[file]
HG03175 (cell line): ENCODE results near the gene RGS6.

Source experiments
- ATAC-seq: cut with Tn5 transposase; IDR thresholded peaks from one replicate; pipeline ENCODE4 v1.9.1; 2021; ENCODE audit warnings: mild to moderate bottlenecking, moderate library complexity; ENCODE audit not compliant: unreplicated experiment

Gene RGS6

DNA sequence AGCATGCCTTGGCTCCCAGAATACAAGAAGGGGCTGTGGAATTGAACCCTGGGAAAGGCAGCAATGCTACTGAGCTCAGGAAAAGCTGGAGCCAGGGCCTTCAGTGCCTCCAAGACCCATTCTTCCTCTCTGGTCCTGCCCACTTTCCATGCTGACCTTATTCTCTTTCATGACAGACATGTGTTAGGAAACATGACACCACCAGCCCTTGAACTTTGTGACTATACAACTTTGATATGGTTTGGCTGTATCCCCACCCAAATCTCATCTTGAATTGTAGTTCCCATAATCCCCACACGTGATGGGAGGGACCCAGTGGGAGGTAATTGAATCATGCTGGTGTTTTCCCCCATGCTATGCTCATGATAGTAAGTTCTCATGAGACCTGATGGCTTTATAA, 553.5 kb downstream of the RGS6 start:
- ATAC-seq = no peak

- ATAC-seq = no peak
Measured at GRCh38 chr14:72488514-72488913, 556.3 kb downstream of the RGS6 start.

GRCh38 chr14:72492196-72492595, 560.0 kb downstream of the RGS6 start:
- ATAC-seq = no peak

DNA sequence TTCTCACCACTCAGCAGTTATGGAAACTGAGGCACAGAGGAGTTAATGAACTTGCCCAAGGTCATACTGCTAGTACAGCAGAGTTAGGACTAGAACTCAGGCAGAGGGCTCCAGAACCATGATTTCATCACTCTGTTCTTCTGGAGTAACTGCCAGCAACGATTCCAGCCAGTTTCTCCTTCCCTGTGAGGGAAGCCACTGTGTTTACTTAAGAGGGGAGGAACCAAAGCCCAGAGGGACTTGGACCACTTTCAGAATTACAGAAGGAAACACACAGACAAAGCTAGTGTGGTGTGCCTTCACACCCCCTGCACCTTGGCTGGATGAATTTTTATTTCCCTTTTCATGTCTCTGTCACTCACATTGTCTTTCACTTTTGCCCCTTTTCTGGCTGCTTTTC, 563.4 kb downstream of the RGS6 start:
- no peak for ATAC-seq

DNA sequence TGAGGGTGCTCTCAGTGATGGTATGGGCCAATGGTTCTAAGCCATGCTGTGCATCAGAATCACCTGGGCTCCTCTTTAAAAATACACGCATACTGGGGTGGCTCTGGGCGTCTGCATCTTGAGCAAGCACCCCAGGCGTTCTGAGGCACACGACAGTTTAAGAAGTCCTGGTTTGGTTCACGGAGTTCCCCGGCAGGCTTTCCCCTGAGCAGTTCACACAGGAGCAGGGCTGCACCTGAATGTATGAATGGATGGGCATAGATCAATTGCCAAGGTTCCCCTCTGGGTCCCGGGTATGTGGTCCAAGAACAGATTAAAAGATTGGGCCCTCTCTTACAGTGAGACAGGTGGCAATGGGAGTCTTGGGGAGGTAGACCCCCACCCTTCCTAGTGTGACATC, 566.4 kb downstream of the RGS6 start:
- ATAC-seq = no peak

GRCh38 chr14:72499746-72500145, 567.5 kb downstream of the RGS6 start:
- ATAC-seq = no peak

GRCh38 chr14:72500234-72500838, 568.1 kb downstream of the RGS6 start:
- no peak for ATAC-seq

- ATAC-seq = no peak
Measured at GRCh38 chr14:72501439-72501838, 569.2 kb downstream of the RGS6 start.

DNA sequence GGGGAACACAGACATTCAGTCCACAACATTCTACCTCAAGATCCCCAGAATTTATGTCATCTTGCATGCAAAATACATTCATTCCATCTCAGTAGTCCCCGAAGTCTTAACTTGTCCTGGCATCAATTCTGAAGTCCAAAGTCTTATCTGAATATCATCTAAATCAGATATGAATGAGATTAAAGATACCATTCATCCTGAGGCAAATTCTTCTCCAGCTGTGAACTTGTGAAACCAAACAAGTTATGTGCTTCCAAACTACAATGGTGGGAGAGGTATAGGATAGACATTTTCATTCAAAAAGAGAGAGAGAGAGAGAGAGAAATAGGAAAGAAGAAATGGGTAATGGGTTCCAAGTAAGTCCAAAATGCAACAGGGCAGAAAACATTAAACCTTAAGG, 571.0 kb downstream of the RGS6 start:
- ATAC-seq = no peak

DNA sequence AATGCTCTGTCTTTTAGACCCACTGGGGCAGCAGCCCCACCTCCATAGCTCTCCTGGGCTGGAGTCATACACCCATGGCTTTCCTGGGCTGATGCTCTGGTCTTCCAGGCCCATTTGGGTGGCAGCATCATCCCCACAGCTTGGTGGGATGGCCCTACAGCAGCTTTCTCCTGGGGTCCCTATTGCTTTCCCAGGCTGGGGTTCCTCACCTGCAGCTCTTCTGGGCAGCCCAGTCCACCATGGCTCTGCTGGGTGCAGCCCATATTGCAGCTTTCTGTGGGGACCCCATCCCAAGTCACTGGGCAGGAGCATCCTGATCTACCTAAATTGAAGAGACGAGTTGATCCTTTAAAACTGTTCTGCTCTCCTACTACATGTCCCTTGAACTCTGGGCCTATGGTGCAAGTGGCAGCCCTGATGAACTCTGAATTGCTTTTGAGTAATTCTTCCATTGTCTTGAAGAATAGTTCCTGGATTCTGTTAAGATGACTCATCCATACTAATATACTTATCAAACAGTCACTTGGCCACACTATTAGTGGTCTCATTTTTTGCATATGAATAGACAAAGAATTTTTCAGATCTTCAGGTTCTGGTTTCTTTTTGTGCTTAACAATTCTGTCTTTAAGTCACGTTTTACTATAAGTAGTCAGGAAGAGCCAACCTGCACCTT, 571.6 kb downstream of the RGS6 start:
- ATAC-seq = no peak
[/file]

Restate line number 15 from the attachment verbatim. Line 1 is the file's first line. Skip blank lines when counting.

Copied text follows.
GRCh38 chr14:72499746-72500145, 567.5 kb downstream of the RGS6 start: